My thinking is related to a hoary Branch Rickey rule. He refused to sign a player who was in medical or divinity school on the basis that the world needs physicians and ministers more than it needs ballplayers. My take on the service academies is: The nation has a deal with these students. We the people provide a no-charge, high-level college education, and we get well-trained military officers. I object to the notion that they can/should be encouraged/allowed to walk away from that bargain three years in, with a heavy public investment in that bargain.

Berandino reports that Jax "will petition for a deferment of his five-year active military commitment, and the Twins are hopeful that he will be able to convert that to the reserves at least."

Maybe so. That doesn't make it right.


I predicted in Friday's post that Trevor May would go on the disabled list. He did. So, too, did Phil Hughes, who took a wicked liner off his leg. 

Kyle Gibson was reactivated off the disabled list; he's to start today's game against the Red Sox. And J.T. Chargois was called up.

I've mentioned Chargois a few times this year as somebody I thought should be here. The reports on his callup gave a good reason for the Twins to have gone slow: He has only once pitched on consecutive days this year. That's by design as his continues to return from Tommy John surgery.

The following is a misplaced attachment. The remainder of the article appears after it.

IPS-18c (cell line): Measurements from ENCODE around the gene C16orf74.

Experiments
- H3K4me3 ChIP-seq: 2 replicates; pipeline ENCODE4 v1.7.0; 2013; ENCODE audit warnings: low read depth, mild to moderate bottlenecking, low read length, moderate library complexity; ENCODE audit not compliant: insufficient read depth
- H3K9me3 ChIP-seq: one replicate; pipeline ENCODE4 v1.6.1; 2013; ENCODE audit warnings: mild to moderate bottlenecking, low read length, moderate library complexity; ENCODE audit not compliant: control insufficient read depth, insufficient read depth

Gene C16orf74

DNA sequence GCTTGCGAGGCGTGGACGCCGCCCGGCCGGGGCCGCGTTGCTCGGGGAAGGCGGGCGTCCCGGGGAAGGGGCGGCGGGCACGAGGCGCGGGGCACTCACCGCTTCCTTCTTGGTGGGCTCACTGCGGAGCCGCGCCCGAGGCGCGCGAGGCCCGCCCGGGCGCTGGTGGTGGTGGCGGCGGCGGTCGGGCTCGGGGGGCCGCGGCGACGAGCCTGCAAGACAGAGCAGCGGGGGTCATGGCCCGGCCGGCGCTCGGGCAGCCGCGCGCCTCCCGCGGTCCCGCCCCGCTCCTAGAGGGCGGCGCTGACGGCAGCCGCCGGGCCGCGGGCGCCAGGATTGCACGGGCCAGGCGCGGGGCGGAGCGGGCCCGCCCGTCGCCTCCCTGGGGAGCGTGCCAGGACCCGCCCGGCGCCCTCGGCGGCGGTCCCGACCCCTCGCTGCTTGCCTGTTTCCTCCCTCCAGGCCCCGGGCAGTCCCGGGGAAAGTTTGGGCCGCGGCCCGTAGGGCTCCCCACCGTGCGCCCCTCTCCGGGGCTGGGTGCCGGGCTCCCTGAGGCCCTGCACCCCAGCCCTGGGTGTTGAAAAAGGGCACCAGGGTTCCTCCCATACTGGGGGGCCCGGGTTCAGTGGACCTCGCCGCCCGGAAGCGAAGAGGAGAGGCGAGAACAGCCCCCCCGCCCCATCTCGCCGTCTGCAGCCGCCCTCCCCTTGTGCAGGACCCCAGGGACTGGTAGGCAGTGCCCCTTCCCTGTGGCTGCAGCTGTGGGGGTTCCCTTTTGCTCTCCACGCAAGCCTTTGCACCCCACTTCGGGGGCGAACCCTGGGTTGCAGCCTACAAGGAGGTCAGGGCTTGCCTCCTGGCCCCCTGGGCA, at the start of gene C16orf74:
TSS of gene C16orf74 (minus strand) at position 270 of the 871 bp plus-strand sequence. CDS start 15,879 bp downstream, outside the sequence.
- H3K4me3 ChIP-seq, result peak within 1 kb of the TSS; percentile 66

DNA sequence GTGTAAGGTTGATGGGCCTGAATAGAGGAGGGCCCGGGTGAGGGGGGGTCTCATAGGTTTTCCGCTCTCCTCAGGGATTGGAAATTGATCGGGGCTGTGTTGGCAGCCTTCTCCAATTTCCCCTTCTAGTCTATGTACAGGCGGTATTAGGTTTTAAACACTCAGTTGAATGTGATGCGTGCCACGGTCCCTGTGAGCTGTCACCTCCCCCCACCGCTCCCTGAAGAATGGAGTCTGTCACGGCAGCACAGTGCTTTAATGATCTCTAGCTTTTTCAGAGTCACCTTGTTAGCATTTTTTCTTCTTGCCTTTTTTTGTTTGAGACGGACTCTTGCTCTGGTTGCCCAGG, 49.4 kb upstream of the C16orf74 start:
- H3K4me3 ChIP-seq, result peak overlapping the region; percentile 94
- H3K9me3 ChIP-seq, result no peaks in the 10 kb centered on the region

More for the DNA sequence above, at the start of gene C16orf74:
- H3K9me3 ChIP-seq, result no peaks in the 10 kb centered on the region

Still, I'm glad to see him in the majors. He is a absolute power arm. It's time to start seeing some of them in Minnesota.


ESPN's Keith Law, in a chat Friday about the first day of the draft, said he hasn't seen Twins second-round pick Ben Rortvedt himself, but that the word he has from scouts is that he won't stick behind the plate.

The Twins suggested otherwise on Thursday, and time will tell. He'll catch until he convinces the Twins he shouldn't catch.

The Twins did take another potential backstop in the ninth round Friday, Mitchell Kranson of California Berkeley. Apparently he played mostly third base for Cal (and hit third), but the Twins intend to put him behind the dish. That parallels the career path of Terry Steinbach, who played third base for the Gophers and converted to catcher after signing with the A's. 

May it work that well with Kranson.

Friday, June 10, 2016

Notes, quotes and comment (Draft day 1)

High school outfielders and college pitchers. As a general rule, that's what the Twins take in the first round of the draft.

This year, it was a prep outfielder, Alex Kirilloff of Plum, Pennsylvania, which is near Pittsburgh. He's a left-handed hitter with, according to the scouting reports, big power and a right field profile. Presumably he'll sign (he does have a college commitment to Liberty University), and also presumably he's five years or so away from showing up on the major league roster. He was the 15th overall pick.

Minnesota had three other picks on the first day of the draft:

56th pick: prep catcher Ben Rortvedt of Verona, Wisconsin. He was the first high school catcher taken. The ideal policy is to take the best player available, but the Twins system certainly needs catchers. and Baseball America each ranked him in the 50s for this draft pool.

73rd pick: prep shortstop Jose Miranda of Puerto Rico. Not yet 18, right handed hitter, likely to get moved to second or third at some point.